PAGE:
In 2019, Margaret Nicklas reported in the Texas Standard about diseases carried by mosquitoes and ticks. In Texas where mosquitoes thrive, tick-borne disease are often overlooked.

A mosquito can cause more than an itchy bite as it can carry diseases such as yellow fever or West Nile virus, which can be serious and even deadly.

Ticks haven’t been a major concern in Texas until recently. Dr. Ben Beard of the Division of Disease Control and Prevention at the U.S. Centers for Disease Control and Prevention reports tick-borne diseases have more than doubled in recent years. He reports in Texas there has been a steady increase in the key tick-borne diseases although still not as dramatic as other parts of the United States.

In Texas, “spotted fever” diseases are more prevalent than Lyme disease. Spotted fever is what officials now called Rocky Mountain Spotted Fever and its close relatives.

While ticks and their diseases aren’t new, Dr. Beard explains understanding tick (and mosquito) diseases is complicated and constantly changing. Human activity, like global commerce and international travel, along with land use patterns and climate change can spread or force germs and their carriers to new areas. What was true before may no longer be true.

C.S. Mott Children’s Hospital did a poll this year to evaluate how parents protected their children from mosquitoes and ticks and made recommendations for prevention of their bites. Most parents said they usually use bug spray for their children, but they’re much more likely to use it when they go to wooded and swampy areas than in a local park or their yards.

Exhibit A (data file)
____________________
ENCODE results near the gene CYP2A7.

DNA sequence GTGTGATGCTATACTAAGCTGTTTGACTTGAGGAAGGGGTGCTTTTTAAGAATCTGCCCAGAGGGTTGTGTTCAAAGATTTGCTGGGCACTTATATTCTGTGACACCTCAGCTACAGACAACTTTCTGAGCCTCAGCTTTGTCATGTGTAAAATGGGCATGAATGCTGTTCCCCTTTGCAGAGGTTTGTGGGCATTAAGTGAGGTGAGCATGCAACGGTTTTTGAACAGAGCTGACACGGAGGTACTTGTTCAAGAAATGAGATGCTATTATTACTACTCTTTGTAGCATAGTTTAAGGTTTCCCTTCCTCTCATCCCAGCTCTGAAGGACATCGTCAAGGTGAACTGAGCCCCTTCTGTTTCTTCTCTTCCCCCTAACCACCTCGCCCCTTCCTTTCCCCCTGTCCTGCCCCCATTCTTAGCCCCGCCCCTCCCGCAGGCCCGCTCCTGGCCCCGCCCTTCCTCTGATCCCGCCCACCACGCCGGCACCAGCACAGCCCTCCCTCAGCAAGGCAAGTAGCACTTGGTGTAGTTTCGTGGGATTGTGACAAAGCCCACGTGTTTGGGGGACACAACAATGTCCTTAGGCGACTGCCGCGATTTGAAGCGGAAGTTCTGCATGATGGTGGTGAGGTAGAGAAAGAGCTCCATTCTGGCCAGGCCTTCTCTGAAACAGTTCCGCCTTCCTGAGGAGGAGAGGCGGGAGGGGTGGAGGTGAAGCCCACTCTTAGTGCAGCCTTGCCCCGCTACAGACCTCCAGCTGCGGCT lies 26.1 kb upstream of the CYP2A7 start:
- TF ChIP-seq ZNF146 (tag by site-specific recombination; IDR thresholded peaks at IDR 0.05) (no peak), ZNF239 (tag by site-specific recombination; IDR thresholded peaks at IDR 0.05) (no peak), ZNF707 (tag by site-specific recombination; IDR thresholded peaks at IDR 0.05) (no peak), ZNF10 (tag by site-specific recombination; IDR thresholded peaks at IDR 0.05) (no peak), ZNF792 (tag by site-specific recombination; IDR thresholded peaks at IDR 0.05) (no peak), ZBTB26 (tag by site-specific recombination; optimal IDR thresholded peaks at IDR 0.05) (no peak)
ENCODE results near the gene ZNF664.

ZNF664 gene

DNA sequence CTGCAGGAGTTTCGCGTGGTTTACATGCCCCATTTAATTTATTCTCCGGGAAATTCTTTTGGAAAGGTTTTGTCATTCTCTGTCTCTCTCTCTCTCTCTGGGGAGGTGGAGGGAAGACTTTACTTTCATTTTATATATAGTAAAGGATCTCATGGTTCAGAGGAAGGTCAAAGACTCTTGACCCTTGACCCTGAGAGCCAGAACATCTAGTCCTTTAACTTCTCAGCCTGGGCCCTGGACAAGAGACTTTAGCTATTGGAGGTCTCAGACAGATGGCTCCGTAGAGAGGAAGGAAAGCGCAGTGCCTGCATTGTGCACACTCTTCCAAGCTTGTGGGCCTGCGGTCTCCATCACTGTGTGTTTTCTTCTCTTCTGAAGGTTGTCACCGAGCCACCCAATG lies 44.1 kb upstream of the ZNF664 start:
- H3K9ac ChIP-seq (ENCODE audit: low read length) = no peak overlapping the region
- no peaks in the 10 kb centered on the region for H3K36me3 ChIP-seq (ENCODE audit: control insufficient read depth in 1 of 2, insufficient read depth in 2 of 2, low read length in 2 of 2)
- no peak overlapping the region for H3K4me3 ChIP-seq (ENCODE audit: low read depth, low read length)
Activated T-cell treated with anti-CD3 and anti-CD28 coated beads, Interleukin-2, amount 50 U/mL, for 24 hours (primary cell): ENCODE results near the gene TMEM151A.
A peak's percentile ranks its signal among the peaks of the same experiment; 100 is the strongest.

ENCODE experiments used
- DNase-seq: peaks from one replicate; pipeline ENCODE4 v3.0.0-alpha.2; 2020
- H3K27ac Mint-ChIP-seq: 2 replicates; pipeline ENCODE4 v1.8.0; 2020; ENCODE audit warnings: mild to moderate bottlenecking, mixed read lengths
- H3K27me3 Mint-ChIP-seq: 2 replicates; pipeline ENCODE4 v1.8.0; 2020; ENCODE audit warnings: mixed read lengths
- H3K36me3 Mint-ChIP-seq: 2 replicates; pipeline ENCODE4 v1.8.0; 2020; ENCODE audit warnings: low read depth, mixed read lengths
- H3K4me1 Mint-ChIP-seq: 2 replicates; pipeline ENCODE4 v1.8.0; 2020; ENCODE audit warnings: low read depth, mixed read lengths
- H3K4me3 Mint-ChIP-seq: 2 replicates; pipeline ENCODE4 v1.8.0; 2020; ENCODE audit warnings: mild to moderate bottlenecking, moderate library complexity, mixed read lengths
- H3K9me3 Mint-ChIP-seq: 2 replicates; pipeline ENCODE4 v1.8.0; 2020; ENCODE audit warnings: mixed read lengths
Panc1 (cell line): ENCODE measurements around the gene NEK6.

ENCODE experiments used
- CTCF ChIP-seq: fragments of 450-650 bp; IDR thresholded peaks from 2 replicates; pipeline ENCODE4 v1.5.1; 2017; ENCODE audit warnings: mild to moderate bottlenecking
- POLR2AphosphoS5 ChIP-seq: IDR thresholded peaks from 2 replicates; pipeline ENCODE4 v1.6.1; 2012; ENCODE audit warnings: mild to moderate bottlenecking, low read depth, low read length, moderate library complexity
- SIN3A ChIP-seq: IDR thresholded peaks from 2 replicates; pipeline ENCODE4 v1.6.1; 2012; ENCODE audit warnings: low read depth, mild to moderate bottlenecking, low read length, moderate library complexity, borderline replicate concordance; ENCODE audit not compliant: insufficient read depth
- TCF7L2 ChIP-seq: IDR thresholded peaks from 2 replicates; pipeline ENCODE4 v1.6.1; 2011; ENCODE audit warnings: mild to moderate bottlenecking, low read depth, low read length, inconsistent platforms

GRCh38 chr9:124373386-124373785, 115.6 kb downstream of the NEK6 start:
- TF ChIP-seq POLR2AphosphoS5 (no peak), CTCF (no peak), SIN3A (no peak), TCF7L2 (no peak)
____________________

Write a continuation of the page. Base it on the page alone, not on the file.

While DEET protects against mosquitoes, it’s less effective in repelling ticks. Repellents containing picaridin provides better protection against ticks and are a safe option for children 2 months and older. Parents should be conscious of keeping young children from getting repellent on their hands or faces to prevent irritation on the eyes and mouth.

The best repellent for ticks is permethrin, but users should only spray it on clothing and never directly on skin. It’s recommended to wear long sleeves and tuck pants into socks.

Nearly half of parents polled chose a repellent specifically advertised for children while 30 percent use “natural” or homemade products. Oil of lemon eucalyptus is among recommended alternatives for those who prefer a chemical-free repellent but should only be used for children older than 3 years old.

Check for ticks after being outdoors and, if you find any, carefully remove using a fine-tipped tweezer grasping the tick as close as possible to the skin and pulling steadily upward with even pressure. If the mouth parts break off in the skin try to remove with the tweezers. Flush or drown the tick. Don’t squeeze it as you might spread the germs. There are commercially available tick-pickers.

If you think there might be an infection from a tick bite, see a doctor quickly as early treatment for tick-born disease is the key.

Sally Robinson is a clinical professor of pediatrics at UTMB Children’s Hospital. This column isn’t intended to replace the advice of your child’s physician.

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